Which paragraph is easier to read and why?

One of the paragraphs in this post appears in World History: Patterns of Interaction, Grades 9-12 (Michigan). New York: McDougal Littell, 2008. (Print.) (378.)

PARAGRAPH 1:
German kings after Frederick, including his grandson Frederick II, continued their attempts to revive Charlemagne’s empire and his alliance with the Church. This policy led to wars with Italian cities and to further clashes with the Pope. Conflicts were one reason why the feudal states of Germany did not unify during the Middle Ages. Another reason was that the system of German princes electing the king weakened royal authority. German rulers controlled fewer royal lands to use as a base of power than French and English kings of the same period, who, as you will learn in Chapter 14, were establishing strong central authority.

PARAGRAPH 2
German kings after Frederick, including Frederick’s grandson Frederick II, were no more successful than Frederick had been. Like Frederick, they failed to revive Charlemagne’s empire and his alliance with the Pope. They incited fruitless wars with Italian cities and further clashes with the Pope, and the constant conflict undermined their ability to unify Germany’s feudal states under one king. They were further weakened by Germany’s political system, which allowed German princes to elect the king. Another obstacle: German kings held relatively few royal lands compared to the French and English kings, who controlled large territories. As you will learn in Chapter 14, French and English kings during this period were establishing strong central authority. Meanwhile the German kings succeeded neither in reviving the Empire nor in unifying the country.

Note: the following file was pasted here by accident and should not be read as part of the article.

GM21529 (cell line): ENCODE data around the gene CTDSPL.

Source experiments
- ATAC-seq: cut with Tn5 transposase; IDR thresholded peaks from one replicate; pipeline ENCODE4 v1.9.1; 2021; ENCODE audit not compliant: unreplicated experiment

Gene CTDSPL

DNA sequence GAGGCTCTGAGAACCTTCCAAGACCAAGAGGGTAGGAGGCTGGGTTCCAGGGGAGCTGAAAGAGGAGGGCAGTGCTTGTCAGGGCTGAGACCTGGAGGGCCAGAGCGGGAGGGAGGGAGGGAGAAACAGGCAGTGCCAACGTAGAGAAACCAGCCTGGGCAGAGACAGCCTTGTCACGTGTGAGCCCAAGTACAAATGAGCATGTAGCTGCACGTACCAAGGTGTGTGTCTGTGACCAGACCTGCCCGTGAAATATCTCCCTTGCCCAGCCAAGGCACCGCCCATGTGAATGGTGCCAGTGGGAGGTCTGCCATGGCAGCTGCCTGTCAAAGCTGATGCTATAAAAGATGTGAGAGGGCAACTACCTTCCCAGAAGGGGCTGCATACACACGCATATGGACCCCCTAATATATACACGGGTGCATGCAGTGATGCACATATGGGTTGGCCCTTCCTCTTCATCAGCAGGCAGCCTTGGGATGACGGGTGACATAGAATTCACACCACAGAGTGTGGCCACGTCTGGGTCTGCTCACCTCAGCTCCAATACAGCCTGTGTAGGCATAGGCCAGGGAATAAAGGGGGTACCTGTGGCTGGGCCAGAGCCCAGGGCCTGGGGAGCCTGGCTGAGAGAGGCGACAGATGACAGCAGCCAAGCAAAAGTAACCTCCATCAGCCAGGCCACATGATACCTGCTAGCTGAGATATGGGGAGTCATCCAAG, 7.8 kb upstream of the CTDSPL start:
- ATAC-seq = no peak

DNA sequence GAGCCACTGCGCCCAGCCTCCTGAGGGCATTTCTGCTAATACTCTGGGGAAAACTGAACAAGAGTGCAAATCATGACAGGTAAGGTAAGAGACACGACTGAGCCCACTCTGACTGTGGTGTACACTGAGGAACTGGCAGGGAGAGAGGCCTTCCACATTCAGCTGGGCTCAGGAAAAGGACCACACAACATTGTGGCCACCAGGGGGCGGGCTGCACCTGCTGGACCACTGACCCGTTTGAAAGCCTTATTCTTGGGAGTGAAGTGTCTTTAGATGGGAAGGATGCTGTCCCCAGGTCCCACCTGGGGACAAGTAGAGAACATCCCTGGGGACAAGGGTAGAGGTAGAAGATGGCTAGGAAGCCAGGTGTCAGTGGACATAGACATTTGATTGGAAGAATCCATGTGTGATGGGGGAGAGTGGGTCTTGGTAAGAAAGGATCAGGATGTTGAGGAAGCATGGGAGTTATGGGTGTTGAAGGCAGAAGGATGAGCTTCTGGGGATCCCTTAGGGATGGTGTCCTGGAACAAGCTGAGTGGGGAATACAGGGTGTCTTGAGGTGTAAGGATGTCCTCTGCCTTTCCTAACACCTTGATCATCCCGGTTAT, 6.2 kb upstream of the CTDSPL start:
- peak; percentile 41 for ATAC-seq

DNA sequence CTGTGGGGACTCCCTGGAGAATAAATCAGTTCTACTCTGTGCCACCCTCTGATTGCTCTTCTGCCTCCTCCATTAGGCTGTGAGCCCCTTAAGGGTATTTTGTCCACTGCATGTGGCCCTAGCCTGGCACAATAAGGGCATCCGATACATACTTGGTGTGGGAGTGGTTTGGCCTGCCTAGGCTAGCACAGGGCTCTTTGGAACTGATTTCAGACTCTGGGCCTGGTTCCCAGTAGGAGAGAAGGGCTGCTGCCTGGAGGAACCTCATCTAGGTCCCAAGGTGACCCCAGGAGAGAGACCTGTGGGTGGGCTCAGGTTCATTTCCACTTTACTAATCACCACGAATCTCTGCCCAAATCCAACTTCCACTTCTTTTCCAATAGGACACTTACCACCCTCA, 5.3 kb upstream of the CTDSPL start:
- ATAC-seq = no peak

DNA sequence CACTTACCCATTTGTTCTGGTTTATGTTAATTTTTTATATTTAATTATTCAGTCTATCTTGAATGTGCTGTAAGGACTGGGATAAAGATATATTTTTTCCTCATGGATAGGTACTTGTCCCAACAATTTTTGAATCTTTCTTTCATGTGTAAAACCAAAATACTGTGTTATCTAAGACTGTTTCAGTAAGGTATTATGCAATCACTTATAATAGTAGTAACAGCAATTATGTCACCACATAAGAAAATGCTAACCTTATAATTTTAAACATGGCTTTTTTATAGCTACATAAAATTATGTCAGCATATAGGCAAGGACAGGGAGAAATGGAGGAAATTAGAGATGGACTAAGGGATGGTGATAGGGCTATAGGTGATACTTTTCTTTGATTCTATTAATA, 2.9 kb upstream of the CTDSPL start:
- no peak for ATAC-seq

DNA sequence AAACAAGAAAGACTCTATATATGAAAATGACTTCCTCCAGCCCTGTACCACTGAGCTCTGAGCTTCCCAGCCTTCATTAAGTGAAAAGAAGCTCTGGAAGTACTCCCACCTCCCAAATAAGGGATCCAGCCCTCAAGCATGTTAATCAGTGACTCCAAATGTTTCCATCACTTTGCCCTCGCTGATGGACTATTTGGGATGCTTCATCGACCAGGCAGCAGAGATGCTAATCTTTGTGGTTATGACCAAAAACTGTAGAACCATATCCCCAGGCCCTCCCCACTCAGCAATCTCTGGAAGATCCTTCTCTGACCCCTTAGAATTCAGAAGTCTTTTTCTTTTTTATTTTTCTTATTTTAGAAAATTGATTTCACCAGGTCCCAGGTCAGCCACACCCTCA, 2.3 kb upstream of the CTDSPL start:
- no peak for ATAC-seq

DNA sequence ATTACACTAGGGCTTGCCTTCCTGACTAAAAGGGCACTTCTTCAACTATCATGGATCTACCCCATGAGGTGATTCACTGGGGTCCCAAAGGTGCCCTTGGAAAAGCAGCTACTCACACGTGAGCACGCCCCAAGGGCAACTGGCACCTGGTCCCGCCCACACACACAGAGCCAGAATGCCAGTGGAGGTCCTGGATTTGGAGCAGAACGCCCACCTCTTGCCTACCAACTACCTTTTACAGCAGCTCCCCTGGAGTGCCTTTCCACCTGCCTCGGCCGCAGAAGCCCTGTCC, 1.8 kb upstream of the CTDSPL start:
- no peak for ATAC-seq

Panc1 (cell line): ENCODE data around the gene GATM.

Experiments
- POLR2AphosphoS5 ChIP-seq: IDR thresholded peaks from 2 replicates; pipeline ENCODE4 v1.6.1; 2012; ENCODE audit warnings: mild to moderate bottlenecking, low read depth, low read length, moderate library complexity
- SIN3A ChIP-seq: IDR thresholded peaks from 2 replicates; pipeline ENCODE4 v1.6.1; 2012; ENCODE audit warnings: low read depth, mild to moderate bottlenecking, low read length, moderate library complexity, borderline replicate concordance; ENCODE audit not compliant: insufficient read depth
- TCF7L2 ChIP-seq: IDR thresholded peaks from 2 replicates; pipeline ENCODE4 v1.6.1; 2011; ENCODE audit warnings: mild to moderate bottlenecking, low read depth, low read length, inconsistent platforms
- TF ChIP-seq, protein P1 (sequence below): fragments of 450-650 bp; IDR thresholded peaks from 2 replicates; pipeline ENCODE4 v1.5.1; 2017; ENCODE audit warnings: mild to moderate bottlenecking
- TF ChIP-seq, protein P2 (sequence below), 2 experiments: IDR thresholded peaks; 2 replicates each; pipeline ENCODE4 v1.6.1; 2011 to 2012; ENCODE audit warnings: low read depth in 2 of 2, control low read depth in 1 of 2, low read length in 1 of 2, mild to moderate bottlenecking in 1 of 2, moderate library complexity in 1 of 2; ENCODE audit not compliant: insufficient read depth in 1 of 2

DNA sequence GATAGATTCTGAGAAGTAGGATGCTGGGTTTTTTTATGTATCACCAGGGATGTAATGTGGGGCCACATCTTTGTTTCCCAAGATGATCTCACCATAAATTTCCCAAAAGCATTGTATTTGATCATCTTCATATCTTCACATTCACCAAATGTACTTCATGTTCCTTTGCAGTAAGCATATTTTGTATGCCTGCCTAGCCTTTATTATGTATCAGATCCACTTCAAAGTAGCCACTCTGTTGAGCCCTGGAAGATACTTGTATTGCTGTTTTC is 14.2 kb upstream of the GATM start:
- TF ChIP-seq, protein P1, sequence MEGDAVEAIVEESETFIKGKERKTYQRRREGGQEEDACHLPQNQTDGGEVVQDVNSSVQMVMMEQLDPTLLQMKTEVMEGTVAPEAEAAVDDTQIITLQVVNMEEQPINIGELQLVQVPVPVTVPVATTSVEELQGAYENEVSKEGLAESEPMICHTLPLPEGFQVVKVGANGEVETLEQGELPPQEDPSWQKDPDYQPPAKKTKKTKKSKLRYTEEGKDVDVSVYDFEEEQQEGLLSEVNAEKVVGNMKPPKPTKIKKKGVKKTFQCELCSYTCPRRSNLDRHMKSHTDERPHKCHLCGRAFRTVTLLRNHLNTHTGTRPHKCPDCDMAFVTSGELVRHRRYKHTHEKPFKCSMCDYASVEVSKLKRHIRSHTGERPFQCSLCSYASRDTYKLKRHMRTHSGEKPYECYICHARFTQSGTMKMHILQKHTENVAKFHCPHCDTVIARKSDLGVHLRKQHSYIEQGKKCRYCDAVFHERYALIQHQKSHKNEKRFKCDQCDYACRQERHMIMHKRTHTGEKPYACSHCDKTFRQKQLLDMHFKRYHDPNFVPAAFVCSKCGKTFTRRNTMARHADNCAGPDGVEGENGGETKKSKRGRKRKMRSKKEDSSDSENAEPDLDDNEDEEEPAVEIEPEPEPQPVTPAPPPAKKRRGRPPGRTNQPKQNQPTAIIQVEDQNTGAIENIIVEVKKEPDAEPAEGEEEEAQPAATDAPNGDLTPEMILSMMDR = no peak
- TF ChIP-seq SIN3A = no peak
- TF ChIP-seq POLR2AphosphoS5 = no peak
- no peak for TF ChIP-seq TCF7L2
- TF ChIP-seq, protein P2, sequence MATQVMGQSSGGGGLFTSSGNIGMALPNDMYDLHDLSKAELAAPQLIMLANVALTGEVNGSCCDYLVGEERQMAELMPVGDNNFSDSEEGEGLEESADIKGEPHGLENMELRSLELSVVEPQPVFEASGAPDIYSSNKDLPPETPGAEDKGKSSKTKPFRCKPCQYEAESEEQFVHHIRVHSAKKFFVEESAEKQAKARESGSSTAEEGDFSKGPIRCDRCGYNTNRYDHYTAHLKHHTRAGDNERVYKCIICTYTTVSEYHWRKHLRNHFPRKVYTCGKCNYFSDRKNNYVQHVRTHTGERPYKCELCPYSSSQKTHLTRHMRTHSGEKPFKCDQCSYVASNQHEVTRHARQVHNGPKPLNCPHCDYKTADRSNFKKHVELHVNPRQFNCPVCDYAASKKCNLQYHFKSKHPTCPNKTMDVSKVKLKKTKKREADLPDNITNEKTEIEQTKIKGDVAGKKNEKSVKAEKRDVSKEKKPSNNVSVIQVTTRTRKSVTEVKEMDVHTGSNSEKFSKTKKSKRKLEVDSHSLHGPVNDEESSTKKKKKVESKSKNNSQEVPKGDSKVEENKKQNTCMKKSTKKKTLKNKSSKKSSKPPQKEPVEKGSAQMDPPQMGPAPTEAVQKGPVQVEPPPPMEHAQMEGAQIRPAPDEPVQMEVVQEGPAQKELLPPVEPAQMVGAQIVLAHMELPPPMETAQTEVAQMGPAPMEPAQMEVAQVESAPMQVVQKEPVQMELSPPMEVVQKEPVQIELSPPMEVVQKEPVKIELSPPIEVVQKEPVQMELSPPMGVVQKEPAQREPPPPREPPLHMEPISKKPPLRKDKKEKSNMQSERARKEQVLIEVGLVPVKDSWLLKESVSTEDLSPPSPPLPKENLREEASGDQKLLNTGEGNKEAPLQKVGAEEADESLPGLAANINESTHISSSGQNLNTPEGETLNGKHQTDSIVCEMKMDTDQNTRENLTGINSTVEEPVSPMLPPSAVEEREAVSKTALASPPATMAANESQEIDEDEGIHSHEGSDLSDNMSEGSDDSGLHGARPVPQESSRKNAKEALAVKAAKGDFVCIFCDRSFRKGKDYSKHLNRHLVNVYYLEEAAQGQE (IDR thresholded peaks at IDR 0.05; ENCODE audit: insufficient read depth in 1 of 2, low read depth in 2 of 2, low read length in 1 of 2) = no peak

PARAGRAPH 3
The German kings after Frederick, including his grandson Frederick II, continued Frederick’s efforts to revive Charlemagne’s empire and his alliance with the Church, but they did not succeed. Like Frederick, they incited fruitless wars with Italian cities and further clashes with the Pope, and the constant conflict undermined their ability to unify Germany’s feudal states under one king. The kings were further weakened by the German political system, which allowed German princes to elect the king, and by their relative lack of royal lands compared to the large territories controlled by French and English kings–who, as you will learn in Chapter 14, were establishing strong central authority in their own countries during this period. Frederick’s successors succeeded neither in reviving the empire nor in unifying their country.

ANSWER

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